Matt RaibleMatt Raible is a Web Developer and Java Champion. Connect with him on LinkedIn.

The Angular Mini-Book The Angular Mini-Book is a guide to getting started with Angular. You'll learn how to develop a bare-bones application, test it, and deploy it. Then you'll move on to adding Bootstrap, Angular Material, continuous integration, and authentication.

Spring Boot is a popular framework for building REST APIs. You'll learn how to integrate Angular with Spring Boot and use security best practices like HTTPS and a content security policy.

For book updates, follow @angular_book on Twitter.

The JHipster Mini-Book The JHipster Mini-Book is a guide to getting started with hip technologies today: Angular, Bootstrap, and Spring Boot. All of these frameworks are wrapped up in an easy-to-use project called JHipster.

This book shows you how to build an app with JHipster, and guides you through the plethora of tools, techniques and options you can use. Furthermore, it explains the UI and API building blocks so you understand the underpinnings of your great application.

For book updates, follow @jhipster-book on Twitter.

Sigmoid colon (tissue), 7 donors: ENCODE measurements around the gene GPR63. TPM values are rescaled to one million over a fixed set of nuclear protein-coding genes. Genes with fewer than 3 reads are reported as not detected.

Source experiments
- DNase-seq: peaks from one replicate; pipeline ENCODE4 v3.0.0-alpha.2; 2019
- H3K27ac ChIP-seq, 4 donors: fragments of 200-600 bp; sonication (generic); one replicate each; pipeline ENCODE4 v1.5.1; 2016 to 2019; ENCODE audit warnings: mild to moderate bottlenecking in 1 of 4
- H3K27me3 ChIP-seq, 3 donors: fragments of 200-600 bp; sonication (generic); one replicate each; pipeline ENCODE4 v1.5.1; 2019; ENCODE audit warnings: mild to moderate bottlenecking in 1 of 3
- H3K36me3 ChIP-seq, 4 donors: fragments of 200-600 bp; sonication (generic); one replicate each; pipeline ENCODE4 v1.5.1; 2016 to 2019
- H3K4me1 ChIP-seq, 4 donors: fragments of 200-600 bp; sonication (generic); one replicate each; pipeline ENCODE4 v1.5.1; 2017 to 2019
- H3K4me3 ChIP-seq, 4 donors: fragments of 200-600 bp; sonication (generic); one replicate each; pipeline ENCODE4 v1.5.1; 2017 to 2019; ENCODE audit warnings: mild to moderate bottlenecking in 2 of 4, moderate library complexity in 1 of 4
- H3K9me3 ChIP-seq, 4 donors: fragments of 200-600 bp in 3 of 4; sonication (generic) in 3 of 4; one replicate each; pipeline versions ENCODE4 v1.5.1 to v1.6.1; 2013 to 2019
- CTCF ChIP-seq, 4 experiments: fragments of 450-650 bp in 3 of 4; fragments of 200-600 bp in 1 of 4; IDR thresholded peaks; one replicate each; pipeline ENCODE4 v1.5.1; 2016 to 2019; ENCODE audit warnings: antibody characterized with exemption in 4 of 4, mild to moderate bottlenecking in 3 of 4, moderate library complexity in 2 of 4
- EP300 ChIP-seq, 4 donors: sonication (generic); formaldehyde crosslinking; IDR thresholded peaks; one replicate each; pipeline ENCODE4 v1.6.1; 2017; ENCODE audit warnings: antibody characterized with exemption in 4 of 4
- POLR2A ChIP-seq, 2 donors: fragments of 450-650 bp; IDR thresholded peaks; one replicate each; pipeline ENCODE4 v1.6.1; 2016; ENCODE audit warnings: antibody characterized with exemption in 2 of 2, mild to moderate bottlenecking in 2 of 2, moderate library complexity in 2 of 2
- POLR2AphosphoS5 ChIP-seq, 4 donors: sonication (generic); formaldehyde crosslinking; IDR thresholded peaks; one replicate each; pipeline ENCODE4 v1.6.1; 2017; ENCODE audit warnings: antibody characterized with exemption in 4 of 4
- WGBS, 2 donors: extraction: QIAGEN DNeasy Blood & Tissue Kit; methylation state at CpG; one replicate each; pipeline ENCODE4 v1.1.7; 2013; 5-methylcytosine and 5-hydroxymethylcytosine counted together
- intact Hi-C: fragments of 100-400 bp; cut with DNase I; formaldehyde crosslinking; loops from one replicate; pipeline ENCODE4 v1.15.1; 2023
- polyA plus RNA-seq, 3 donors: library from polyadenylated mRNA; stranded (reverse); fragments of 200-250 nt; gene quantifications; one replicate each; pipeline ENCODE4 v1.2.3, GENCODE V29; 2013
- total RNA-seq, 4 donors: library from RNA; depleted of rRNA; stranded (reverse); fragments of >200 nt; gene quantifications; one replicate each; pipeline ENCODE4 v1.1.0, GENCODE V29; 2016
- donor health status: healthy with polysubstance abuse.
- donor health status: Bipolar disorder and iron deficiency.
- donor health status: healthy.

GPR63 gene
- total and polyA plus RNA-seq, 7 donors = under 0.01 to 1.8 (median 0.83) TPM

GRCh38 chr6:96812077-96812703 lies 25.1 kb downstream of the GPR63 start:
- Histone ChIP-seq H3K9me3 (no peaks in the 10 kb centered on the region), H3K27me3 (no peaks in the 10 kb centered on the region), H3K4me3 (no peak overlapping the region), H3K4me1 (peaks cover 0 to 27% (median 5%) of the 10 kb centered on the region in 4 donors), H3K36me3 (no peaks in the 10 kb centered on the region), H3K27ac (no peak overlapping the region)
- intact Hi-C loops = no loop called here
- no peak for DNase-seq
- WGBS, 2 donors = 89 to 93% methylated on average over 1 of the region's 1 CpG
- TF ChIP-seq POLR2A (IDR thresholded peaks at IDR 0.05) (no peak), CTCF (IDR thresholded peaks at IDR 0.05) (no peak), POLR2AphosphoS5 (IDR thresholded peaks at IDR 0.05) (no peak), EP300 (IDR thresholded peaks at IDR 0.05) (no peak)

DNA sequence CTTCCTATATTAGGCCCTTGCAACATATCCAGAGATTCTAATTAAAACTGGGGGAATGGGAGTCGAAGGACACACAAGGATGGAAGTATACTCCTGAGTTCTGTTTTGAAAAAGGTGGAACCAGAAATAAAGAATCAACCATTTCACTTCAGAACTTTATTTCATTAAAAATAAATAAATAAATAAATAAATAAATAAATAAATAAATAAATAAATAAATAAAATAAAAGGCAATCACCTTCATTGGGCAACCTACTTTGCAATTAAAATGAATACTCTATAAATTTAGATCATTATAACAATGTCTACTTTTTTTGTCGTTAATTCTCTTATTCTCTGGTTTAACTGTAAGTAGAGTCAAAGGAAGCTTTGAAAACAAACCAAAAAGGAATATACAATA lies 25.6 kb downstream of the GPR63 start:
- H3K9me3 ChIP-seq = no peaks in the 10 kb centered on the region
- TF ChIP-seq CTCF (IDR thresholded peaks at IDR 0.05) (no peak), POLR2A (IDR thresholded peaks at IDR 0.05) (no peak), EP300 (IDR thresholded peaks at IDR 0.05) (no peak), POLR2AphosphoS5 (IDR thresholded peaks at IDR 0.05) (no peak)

Over 10 years ago, I wrote my first blog post. Since then, I've authored books, had kids, traveled the world, found Trish and blogged about it all.

GIDS 2019: Adventures in India

I had the pleasure of traveling to Bangalore, India last week for the 2019 edition of the Great International Developer Summit. GIDS is a conference that spans five days and has around 5000 developers each year. The conference charges on a per-day basis, and adds the attendees from each day to its total, so it's not huge, but it's pretty big with 1000+ developers each day.

A week before I left Denver, I solicited the advice of my good friend, Scott Davis. I asked him about the weather, the conference, and India in general. He advised me to wear lightweight clothing, no shorts when speaking and be wary of the wi-fi at the conference. He also mentioned the burgeoning microbrewery scene in "the Silicon Valley of India."

I've always been interested in traveling to India. My sister, Kalin, went there as part of her university studies 20 years ago. She studied Buddhism for four months on that journey and even got to meet the Dalai Lama. I thought it'd be fun to bring her along for my first trip to India. We rendezvoused in Seattle on the way, taking the picture below on Friday afternoon, April 19.

I picked up a travel buddy in Seattle. My awesome sister, Kalin, is coming with me!

We had a long 14-hour flight from Seattle to Dubai. We flew Emirates and enjoyed the service, great seats (for economy), and wi-fi as we cruised over the North Pole. We had dinner at the Hard Rock Cafe in Dubai, then hopped on a four-hour flight to India. When we finally arrived at 3:00 am on Sunday, we were greeted with gifts in our room and a fresh slice of cake! Thanks to Dilip and Indu from Saltmarch for making us feel so welcome on our arrival.

Cake waiting for us when we arrived in Bengaluru!